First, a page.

I was a huge people pleaser. I would do anything to make sure that peace was kept in any situation and that nobody was mad at me. The word “no” was not in my vocabulary. I felt so guilty saying “no” to someone that I just wouldn’t. I would rather take on a hundred new responsibilities than turn someone down. I rarely said what I truly felt and often felt uncomfortable in my own skin. I wanted so badly to be accepted by others. It was a delicate front I kept up: changing who I was to fit into whatever group I was around at the time. And through it all, nobody really knew the real me. Some days I didn’t even feel like I did. This kept up through high school. I still went to church every week, still knew all the answers, but still felt empty inside.
God was working in my heart at that time, and near my senior year in high school, I went to a conference called LIFE with my youth group. It was there for the first time in my life I felt like I truly connected with God and saw how much He loved me. I realized that God’s love for us was unending. He sent His son Jesus Christ to die for our sins, in our place. I knew I deserve death for the bad things that I’ve done, but God has given a free gift of salvation. All we need to do is accept it. I realized my true need for Him, but had yet to let Him have complete control of my life. I still had tight control on my future and what I wanted to do with my life.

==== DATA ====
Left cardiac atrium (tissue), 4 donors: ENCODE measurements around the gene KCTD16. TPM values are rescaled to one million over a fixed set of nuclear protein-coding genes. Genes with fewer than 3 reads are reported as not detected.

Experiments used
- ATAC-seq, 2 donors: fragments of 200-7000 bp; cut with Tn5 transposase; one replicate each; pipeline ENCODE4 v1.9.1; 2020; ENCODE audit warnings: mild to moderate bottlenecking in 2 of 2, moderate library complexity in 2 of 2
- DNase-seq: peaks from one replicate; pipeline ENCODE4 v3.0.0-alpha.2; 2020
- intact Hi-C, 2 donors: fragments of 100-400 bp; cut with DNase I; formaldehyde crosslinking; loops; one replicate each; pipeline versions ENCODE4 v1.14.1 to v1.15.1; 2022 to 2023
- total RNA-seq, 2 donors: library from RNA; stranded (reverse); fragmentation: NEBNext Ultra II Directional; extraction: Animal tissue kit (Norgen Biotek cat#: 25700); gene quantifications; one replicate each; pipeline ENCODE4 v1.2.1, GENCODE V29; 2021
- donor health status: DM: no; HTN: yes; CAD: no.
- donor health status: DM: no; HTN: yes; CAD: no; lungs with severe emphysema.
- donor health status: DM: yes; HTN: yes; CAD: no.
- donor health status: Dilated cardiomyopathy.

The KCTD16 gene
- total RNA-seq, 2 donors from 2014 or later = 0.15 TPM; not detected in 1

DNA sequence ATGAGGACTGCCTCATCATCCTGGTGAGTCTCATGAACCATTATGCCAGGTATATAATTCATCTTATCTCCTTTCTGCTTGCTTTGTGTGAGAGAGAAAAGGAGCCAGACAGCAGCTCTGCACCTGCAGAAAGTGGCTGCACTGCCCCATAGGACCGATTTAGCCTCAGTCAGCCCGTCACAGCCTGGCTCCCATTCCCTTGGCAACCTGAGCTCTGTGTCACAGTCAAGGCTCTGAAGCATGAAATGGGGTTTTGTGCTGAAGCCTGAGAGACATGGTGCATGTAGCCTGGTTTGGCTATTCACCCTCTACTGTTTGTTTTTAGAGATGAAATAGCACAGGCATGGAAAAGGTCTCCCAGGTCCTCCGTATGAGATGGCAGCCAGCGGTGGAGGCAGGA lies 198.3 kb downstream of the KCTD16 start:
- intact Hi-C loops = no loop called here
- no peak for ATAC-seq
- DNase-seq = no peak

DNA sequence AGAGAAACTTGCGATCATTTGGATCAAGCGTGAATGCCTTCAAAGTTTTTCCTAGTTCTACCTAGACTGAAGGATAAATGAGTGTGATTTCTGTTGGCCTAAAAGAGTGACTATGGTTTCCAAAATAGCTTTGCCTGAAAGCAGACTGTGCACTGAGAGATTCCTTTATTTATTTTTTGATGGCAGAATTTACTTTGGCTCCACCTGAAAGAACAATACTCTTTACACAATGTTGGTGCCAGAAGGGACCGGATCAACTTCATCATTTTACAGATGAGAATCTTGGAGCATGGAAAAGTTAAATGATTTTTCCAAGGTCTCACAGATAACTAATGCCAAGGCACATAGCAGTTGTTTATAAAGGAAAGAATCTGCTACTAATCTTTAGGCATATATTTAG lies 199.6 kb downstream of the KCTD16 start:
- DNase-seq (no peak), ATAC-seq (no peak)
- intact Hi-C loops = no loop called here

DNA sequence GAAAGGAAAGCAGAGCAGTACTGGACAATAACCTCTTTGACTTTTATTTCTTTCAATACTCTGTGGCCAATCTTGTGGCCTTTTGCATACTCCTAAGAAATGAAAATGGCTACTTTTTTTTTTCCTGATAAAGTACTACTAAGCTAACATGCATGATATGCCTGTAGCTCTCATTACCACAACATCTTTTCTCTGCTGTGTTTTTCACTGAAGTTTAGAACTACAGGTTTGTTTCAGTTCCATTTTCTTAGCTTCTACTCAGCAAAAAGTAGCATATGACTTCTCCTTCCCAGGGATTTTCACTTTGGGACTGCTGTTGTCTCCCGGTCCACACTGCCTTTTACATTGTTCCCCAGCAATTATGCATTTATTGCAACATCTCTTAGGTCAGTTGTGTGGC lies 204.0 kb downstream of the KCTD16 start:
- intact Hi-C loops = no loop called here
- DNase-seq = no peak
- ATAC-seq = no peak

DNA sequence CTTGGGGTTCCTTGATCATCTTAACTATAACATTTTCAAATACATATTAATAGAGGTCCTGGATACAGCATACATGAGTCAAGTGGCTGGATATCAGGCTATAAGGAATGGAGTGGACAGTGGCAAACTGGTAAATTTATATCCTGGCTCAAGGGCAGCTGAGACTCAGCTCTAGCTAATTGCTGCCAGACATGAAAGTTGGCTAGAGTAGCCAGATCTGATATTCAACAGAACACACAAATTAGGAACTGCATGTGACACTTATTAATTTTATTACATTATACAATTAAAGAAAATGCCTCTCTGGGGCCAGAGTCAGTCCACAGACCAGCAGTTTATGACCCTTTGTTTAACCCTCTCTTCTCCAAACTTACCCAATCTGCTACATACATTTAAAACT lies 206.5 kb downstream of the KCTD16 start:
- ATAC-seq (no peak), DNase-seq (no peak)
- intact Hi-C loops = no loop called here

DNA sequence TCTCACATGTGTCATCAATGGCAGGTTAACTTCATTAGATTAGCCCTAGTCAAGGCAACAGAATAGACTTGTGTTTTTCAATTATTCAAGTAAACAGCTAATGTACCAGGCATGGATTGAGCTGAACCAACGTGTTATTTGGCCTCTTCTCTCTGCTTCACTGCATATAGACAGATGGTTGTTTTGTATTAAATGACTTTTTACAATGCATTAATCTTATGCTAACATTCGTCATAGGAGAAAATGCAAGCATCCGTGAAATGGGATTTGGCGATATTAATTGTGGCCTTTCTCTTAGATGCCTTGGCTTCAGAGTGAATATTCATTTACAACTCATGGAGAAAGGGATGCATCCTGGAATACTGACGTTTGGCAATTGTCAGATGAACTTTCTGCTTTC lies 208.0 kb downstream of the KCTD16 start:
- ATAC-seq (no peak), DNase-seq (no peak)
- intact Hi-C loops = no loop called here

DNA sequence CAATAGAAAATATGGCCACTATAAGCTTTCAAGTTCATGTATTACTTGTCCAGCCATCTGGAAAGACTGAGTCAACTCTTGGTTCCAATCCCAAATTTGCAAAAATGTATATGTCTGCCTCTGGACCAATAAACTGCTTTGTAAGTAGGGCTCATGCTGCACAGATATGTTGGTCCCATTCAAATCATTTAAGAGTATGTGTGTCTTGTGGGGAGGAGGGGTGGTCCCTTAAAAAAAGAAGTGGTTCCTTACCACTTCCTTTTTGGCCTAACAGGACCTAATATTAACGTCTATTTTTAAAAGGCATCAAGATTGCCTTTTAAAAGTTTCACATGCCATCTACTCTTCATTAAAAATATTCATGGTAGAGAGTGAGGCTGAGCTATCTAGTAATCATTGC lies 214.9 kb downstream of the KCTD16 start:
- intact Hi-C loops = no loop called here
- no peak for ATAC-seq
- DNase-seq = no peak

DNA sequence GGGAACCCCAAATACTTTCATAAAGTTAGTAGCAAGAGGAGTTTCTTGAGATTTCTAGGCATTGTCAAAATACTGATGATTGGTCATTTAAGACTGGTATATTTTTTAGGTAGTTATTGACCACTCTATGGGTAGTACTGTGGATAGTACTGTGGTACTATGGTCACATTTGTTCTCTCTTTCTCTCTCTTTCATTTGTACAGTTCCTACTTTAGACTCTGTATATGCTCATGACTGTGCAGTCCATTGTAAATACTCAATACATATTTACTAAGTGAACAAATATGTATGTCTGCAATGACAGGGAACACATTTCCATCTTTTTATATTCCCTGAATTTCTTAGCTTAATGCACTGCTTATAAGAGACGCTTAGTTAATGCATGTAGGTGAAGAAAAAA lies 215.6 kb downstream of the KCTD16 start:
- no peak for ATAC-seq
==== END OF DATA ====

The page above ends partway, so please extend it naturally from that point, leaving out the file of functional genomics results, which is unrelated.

The summer before my freshman year in college approached, and I continued to feel lonely. I had friends and community, but I felt if people knew who I truly was, they wouldn’t really accept me. Stevens Point wasn’t my first choice in schools. In fact, I didn’t want to come here at all. Coming to college, I was terrified. I didn’t know if I was going to make any friends because I was so awkwardly insecure. I got involved in Cru and the Bible Study in my dorm, but I found myself on the fringes more often than not. I longed for community, but vulnerability was not an easy thing for me. I slowly started making friends, especially at Cru’s Fall Retreat, and looking back, I now know that God had His hand in the whole situation, and there wasn’t a better place I could have gone to college.
My sister had gone on a summer project (an extended missions trip) to North Myrtle Beach the summer before I started college, and she would not stop talking about it. I was curious as to what a project entailed and decided to sign up, avoiding North Myrtle Beach (NMB) as an option, simply because that was where my sister had gone. My whole life had been following in my sisters’ footsteps, from high school to college and everything in between. Though NMB sounded like a fantastic project, I let my pride get in the way of applying. God had other plans for me though. I didn’t get accepted to the project I applied for, and I was devastated. I put summer project out of my head and decided to pursue other options for the summer. A few months later, I got a call from one of the staff in NMB, offering me a spot on the project, I prayerfully accepted, without knowing that I was headed for the best summer of my life.